Mary Teresa had a terrible time keeping her mind on her work. Her regular customers noticed, as they passed her deposit slips and checks and counted their withdrawals, and they said, "You don't seem yourself today, Mary Teresa. Is everything all right?"
The devils had been gone with her waking, but their whispers, in the voices of Jimmy and Patrick and Conor, tickled at her mind as traces of their spectral fingers left tingles on her breasts and her thighs.
When she was sixteen, she dreamed of love and marriage and children, of a bright house filled with the sounds and joy of living. After a movie one Saturday night, she and Jimmy had been cuddled together in his father's car before he walked her to her door. He whispered warm puffs of breath in her ear as a finger followed the contours of her forehead and cheek and lips.
"You are so beautiful, Mary Teresa," he said. "I love you."
Mary Teresa turned into his kiss, finding his lips surprisingly soft and welcome, and accepted the touch of his tongue without question. But where she had expected to find warmth, she encountered a heat that melted her bones and molded her body to Jimmy's. When his hand crept up her side and closed on her breast, the heat turned to fire, and she knew--she knew--even with out knowing how or why, that this was the sin the nuns had warned her about. With a start, she pushed Jimmy away. "No!" she gasped.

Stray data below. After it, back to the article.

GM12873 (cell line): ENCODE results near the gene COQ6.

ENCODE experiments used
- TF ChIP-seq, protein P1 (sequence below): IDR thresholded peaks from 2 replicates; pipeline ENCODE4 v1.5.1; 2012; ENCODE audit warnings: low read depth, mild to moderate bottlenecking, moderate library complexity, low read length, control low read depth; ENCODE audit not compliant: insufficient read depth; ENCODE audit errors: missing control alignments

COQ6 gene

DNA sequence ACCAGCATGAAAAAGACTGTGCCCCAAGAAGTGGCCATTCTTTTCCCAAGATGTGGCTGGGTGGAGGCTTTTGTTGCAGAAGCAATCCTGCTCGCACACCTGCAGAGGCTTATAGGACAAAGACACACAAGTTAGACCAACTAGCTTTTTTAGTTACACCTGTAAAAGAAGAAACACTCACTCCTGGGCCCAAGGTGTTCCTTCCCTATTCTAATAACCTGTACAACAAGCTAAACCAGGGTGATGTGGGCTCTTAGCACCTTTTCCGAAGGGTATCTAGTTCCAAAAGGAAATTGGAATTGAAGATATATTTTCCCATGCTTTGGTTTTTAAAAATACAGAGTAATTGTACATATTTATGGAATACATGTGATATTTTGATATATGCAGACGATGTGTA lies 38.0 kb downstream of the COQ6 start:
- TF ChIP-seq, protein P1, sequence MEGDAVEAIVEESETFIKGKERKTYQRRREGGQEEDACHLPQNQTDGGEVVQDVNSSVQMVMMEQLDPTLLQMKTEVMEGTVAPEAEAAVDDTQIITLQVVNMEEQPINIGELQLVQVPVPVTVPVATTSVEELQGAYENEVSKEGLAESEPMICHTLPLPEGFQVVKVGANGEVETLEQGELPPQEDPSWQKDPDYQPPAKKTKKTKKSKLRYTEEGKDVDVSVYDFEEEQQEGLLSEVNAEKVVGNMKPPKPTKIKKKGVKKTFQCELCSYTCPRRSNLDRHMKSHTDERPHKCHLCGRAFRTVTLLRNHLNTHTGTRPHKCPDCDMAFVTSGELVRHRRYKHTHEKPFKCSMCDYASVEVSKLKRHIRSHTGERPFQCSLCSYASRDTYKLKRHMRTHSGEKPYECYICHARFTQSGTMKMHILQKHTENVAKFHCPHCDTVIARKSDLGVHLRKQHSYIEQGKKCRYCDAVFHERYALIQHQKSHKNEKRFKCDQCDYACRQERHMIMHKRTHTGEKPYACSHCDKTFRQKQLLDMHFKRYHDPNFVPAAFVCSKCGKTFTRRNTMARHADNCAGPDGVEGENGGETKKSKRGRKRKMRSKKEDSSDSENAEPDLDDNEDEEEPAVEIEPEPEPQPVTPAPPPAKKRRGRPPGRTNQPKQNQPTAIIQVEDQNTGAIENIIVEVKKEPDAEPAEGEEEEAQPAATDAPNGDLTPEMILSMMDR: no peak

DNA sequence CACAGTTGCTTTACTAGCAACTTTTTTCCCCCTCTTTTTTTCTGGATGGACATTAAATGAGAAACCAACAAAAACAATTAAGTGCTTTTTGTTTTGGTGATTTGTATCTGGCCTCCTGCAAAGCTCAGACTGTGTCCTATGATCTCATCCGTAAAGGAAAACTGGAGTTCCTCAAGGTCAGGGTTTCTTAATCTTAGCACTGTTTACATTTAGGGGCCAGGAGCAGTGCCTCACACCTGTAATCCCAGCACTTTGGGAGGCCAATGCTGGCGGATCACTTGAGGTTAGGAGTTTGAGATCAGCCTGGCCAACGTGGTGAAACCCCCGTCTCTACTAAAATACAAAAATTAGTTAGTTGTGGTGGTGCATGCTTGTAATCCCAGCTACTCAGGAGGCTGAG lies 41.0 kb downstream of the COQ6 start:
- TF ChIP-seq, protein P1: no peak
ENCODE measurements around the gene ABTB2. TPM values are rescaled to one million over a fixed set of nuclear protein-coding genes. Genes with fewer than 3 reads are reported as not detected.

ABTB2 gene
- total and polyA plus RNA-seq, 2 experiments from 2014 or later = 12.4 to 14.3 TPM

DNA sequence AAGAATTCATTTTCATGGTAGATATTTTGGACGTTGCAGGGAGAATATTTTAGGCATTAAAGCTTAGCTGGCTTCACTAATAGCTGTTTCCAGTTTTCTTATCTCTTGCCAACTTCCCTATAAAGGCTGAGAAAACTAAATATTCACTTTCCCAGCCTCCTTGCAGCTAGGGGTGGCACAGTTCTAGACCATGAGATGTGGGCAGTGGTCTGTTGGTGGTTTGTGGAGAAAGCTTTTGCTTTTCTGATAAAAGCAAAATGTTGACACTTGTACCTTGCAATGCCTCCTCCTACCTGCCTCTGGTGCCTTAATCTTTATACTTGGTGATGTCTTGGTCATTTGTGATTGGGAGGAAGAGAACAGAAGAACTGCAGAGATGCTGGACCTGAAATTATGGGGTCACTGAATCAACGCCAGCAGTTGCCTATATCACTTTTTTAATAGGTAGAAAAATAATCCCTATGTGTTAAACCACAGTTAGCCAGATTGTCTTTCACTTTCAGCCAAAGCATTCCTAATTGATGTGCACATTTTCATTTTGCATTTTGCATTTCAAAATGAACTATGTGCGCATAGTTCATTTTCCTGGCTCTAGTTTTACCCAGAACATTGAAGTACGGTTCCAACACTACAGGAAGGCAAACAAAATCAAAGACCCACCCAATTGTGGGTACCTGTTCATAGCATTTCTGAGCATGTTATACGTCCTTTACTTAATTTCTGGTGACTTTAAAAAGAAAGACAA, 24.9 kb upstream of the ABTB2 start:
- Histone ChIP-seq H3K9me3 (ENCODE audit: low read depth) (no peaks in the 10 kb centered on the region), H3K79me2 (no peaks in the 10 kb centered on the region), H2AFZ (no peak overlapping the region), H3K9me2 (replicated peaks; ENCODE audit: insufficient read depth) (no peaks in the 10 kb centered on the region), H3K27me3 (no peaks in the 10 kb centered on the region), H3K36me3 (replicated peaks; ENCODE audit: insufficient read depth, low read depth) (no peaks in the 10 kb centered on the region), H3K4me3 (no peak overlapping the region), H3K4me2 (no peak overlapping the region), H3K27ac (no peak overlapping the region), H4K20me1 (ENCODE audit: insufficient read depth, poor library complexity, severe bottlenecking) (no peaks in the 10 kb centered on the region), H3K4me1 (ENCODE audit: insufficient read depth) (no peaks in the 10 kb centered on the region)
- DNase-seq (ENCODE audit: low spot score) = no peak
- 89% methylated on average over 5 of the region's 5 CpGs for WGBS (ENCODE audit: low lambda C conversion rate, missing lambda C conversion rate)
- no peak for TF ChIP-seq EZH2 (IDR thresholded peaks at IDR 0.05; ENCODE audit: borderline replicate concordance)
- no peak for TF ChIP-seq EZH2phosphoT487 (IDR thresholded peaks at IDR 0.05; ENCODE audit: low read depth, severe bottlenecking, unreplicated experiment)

That night, the devils visited her for the first time, immune to her cries of No! and her attempts to push them away. Relentlessly, they told her in Jimmy's voice how beautiful she was and how much they loved her. They touched her bare skin, pinched at her nipples, and kissed at her thighs until the fire in her body was unbearable. In the morning, she awoke with a wetness between her legs and fear in her soul.
She could barely wait to get to confession. "Forgive me, Father, for I have sinned. Punish me, cleanse me, remove sin from my heart."
"Would you mind counting that again, please, Mary Teresa?"